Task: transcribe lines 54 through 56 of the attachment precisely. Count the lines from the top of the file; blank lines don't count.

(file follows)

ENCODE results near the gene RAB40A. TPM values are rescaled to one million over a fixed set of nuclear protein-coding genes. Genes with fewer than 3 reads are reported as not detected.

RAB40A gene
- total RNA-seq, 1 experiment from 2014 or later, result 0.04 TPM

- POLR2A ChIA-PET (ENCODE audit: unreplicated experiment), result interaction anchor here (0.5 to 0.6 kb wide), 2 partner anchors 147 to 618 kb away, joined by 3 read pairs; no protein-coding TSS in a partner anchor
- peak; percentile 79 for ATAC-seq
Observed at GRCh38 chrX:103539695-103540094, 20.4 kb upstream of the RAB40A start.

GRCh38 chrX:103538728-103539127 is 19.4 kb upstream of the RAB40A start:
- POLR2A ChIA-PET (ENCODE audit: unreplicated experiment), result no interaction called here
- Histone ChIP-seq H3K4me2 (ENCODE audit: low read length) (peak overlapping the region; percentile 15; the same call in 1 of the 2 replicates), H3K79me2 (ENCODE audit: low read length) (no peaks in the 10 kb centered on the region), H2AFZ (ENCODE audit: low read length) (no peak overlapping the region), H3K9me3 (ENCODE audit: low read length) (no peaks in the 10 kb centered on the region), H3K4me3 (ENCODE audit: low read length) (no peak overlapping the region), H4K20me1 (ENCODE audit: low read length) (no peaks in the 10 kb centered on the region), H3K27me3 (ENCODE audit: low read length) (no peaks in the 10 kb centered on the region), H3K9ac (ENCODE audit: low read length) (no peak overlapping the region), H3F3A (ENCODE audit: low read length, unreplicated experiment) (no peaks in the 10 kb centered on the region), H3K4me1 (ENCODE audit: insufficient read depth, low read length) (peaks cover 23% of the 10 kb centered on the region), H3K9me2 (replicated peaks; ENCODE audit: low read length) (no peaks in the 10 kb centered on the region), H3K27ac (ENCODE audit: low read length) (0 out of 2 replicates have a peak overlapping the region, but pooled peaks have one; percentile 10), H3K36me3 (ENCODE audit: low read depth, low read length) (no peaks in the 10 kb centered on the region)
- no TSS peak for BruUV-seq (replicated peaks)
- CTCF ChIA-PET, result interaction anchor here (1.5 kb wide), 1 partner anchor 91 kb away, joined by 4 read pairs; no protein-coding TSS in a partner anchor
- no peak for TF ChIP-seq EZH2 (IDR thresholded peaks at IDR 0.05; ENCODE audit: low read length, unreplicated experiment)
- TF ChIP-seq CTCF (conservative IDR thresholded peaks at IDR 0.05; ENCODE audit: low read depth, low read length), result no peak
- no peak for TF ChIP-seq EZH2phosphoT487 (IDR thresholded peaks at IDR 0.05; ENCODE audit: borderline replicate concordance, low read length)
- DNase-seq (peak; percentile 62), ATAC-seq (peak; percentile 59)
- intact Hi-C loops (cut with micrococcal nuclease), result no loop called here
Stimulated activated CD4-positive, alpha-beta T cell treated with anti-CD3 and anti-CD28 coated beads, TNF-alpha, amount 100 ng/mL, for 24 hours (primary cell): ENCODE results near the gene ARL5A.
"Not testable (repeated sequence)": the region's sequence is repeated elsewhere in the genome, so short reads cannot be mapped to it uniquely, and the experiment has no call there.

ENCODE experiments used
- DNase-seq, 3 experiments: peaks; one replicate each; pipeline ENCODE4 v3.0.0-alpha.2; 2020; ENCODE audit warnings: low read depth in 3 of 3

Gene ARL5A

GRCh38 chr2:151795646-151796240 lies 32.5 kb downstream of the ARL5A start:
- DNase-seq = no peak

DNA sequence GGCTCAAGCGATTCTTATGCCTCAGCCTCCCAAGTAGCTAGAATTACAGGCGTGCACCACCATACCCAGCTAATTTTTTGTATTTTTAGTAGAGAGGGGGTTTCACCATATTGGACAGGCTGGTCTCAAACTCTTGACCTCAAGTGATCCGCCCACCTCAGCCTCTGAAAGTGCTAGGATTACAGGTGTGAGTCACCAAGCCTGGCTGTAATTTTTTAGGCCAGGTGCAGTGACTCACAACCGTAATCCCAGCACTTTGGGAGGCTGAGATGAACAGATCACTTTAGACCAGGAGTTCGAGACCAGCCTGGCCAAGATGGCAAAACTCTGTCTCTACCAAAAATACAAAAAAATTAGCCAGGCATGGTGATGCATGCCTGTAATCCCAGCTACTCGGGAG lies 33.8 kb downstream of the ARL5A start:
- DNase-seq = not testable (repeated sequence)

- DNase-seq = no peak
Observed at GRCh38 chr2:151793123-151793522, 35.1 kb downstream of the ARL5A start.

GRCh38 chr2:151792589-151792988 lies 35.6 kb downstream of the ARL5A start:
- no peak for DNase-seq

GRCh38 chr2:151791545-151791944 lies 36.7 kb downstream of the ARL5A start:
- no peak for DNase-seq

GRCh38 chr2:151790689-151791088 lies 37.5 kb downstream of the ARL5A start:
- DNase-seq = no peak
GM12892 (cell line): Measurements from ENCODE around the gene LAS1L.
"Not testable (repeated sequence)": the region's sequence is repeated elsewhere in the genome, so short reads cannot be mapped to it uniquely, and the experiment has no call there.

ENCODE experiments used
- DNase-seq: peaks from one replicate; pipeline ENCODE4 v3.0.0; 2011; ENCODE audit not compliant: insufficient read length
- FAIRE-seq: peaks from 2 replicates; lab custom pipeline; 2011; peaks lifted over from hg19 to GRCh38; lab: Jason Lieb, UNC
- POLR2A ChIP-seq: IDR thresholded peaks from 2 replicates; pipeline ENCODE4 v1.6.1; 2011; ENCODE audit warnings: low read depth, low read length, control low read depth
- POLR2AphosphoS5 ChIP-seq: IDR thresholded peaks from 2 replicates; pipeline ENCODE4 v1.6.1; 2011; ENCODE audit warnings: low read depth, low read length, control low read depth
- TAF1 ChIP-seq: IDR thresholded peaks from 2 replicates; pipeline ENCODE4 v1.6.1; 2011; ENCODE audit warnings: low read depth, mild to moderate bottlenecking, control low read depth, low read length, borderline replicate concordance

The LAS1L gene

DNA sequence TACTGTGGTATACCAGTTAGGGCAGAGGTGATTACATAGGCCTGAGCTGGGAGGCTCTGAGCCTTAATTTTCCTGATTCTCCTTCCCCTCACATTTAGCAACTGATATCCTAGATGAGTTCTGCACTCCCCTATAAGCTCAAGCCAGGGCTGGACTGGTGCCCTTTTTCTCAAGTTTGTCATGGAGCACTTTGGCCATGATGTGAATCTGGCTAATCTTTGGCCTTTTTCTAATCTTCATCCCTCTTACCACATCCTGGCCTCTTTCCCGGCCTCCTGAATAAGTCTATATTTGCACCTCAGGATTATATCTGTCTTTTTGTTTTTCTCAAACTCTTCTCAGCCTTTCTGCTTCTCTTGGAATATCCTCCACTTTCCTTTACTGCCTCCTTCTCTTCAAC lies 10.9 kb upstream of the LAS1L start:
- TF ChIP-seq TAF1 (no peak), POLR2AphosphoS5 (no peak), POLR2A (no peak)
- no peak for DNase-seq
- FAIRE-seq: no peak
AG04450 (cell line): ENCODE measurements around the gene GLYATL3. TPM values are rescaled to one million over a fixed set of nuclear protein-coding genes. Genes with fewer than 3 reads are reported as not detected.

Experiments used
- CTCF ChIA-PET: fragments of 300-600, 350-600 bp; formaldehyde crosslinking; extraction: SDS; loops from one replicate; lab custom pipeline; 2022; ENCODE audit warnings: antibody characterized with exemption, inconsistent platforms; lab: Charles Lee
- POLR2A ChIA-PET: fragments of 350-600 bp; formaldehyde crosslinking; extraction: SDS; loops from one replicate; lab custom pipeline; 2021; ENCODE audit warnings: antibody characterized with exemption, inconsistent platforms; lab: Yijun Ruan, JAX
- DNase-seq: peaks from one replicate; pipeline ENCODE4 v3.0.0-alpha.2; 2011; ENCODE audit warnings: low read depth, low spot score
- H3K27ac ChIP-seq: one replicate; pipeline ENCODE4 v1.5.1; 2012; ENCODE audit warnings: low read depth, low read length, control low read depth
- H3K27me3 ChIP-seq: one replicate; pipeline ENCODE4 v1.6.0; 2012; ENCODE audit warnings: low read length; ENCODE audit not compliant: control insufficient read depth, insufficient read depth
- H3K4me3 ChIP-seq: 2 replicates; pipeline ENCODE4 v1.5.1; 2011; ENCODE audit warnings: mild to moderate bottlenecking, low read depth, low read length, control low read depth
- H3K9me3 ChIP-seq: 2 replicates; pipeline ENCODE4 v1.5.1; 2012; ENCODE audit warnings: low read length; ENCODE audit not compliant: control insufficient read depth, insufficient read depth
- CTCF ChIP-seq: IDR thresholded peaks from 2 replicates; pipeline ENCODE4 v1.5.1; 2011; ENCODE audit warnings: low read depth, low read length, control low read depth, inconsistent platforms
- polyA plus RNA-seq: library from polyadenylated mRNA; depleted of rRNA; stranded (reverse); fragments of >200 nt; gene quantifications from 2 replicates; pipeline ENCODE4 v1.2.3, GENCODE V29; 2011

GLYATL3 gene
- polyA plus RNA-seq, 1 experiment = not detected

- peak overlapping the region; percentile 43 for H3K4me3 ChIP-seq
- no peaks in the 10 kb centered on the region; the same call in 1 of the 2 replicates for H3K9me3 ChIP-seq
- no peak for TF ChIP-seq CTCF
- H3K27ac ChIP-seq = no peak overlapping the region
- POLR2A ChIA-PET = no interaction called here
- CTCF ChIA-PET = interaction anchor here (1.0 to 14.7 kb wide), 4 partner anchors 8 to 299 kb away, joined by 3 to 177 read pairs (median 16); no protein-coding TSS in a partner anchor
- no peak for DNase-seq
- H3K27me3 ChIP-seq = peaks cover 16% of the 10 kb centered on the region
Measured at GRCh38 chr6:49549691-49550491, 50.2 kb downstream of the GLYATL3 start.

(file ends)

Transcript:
- H3K4me3 ChIP-seq: 2 replicates; pipeline ENCODE4 v1.5.1; 2011; ENCODE audit warnings: mild to moderate bottlenecking, low read depth, low read length, control low read depth
- H3K9me3 ChIP-seq: 2 replicates; pipeline ENCODE4 v1.5.1; 2012; ENCODE audit warnings: low read length; ENCODE audit not compliant: control insufficient read depth, insufficient read depth
- CTCF ChIP-seq: IDR thresholded peaks from 2 replicates; pipeline ENCODE4 v1.5.1; 2011; ENCODE audit warnings: low read depth, low read length, control low read depth, inconsistent platforms